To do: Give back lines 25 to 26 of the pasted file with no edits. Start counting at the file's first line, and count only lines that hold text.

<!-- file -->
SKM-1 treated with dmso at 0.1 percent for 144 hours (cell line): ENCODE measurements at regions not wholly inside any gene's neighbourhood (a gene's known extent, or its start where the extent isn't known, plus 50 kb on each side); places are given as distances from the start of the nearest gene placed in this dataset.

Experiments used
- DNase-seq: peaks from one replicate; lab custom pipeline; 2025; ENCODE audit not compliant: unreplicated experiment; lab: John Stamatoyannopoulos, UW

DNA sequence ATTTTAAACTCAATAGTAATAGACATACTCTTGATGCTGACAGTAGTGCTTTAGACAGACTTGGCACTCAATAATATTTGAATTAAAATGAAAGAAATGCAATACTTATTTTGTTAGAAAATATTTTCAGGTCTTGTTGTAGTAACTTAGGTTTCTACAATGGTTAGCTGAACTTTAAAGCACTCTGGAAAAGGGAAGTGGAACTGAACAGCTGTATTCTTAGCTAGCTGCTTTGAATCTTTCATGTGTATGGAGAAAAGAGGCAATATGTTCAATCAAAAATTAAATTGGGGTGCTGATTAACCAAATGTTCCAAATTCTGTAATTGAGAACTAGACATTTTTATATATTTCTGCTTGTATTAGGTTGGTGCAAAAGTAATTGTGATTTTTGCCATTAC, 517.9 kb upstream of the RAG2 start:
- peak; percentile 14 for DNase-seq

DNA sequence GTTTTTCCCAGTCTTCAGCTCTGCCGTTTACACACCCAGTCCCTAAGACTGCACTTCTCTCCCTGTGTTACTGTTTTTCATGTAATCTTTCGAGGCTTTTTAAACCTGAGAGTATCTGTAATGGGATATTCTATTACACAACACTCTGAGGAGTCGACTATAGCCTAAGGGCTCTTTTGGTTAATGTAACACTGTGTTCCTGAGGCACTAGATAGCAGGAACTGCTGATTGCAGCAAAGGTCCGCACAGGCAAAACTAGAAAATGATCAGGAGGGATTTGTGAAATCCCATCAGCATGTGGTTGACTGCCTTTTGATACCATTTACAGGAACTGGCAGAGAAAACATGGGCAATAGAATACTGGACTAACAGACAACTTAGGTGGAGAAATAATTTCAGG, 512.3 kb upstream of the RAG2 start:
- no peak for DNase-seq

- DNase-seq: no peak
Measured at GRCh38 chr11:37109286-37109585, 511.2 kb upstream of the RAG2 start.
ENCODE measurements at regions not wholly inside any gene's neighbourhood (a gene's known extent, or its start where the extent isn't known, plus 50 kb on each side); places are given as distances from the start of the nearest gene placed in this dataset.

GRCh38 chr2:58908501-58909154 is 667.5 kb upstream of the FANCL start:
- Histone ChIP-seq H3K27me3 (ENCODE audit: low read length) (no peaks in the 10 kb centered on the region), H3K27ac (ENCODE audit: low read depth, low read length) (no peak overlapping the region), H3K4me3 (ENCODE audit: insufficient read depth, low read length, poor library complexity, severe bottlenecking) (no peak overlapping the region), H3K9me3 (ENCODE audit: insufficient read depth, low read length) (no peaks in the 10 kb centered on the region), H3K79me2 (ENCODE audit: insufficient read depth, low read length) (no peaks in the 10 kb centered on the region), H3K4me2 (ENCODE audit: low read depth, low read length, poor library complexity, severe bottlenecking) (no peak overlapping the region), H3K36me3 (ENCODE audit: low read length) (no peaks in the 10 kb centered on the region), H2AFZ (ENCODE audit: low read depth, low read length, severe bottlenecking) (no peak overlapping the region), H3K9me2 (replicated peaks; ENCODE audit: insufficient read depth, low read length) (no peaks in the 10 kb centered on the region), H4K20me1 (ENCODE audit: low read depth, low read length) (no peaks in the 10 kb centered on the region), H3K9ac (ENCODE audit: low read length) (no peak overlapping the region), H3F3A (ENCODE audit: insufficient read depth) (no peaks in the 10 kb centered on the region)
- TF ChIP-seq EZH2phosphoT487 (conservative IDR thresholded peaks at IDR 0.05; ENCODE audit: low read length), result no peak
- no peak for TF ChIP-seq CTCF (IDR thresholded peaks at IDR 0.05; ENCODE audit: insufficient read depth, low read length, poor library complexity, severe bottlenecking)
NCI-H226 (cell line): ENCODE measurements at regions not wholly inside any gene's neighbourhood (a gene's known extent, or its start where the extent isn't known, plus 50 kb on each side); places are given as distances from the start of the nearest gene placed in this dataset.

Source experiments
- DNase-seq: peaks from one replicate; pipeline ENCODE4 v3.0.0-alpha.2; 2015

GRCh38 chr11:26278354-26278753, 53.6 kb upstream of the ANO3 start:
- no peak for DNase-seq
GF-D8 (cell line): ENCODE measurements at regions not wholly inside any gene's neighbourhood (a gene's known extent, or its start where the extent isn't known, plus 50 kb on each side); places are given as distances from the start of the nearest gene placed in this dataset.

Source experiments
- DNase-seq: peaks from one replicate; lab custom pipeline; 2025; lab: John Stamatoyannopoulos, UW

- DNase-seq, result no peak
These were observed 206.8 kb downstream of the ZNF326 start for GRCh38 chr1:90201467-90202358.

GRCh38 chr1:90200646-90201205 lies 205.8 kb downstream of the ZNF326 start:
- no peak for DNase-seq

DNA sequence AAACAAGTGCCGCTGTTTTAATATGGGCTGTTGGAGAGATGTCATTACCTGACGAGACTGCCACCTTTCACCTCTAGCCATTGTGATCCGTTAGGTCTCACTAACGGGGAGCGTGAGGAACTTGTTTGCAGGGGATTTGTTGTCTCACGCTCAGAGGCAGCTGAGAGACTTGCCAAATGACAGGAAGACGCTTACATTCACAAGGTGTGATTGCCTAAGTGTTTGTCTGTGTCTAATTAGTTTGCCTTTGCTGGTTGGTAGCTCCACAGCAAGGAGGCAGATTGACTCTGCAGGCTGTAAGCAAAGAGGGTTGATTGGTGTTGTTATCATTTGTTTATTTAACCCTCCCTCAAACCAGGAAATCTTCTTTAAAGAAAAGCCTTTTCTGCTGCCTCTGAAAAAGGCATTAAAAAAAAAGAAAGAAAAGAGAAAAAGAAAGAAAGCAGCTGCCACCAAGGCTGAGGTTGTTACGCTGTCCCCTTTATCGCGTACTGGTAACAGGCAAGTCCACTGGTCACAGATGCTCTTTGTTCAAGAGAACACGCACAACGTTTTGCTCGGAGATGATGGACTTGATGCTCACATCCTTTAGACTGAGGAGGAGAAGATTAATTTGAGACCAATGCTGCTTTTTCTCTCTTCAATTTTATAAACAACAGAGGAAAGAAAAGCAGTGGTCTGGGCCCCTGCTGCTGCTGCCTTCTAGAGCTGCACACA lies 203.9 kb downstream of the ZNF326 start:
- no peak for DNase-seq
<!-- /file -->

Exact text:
GRCh38 chr1:90200646-90201205 lies 205.8 kb downstream of the ZNF326 start:
- no peak for DNase-seq